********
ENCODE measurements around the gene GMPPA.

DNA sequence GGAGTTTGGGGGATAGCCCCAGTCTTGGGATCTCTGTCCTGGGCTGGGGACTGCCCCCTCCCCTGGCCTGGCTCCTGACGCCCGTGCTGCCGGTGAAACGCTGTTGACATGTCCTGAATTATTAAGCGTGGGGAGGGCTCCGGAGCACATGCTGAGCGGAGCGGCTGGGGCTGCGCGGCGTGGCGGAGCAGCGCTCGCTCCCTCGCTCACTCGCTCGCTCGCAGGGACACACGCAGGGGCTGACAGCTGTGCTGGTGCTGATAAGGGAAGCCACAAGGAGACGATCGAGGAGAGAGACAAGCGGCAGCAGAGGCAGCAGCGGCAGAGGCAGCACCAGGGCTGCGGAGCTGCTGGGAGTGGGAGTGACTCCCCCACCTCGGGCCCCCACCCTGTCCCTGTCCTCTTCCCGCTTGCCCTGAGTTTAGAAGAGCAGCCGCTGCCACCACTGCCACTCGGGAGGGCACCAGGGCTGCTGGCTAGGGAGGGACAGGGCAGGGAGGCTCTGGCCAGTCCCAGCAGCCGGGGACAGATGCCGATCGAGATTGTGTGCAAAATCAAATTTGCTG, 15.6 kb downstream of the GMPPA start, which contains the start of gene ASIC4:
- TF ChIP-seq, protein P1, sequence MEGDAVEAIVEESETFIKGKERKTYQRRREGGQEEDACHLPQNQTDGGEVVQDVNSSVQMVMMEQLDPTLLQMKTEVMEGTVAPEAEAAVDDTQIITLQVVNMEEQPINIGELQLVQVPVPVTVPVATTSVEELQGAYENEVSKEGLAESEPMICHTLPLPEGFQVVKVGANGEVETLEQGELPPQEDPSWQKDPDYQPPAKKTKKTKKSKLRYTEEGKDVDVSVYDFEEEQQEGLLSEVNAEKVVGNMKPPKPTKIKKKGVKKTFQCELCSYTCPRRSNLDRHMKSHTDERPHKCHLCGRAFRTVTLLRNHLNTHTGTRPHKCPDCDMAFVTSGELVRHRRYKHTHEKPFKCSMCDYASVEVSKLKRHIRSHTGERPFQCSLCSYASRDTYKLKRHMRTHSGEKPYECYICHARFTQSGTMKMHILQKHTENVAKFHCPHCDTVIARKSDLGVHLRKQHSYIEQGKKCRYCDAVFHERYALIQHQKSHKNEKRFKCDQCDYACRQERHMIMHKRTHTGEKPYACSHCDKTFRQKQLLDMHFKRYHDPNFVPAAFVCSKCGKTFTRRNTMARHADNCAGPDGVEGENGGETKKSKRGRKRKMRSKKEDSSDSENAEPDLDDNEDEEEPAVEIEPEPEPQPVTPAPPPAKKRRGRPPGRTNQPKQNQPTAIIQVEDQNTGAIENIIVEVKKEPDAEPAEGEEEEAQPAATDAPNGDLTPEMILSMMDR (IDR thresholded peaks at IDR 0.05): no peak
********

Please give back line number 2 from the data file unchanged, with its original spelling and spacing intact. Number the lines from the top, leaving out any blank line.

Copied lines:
DNA sequence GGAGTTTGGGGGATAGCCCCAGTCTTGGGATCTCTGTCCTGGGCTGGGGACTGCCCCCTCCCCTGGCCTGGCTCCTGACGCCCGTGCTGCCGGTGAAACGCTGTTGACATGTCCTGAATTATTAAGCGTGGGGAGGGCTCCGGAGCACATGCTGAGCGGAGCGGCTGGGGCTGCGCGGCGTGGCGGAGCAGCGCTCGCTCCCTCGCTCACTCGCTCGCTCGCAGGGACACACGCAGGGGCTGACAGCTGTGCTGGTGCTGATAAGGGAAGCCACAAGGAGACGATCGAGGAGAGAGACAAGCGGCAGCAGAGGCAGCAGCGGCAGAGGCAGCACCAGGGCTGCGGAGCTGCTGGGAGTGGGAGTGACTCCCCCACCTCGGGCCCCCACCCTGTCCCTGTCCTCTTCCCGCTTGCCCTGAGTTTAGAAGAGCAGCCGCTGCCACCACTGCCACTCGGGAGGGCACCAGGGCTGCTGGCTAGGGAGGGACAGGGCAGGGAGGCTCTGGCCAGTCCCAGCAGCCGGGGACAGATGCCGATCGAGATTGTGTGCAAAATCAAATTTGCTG, 15.6 kb downstream of the GMPPA start, which contains the start of gene ASIC4: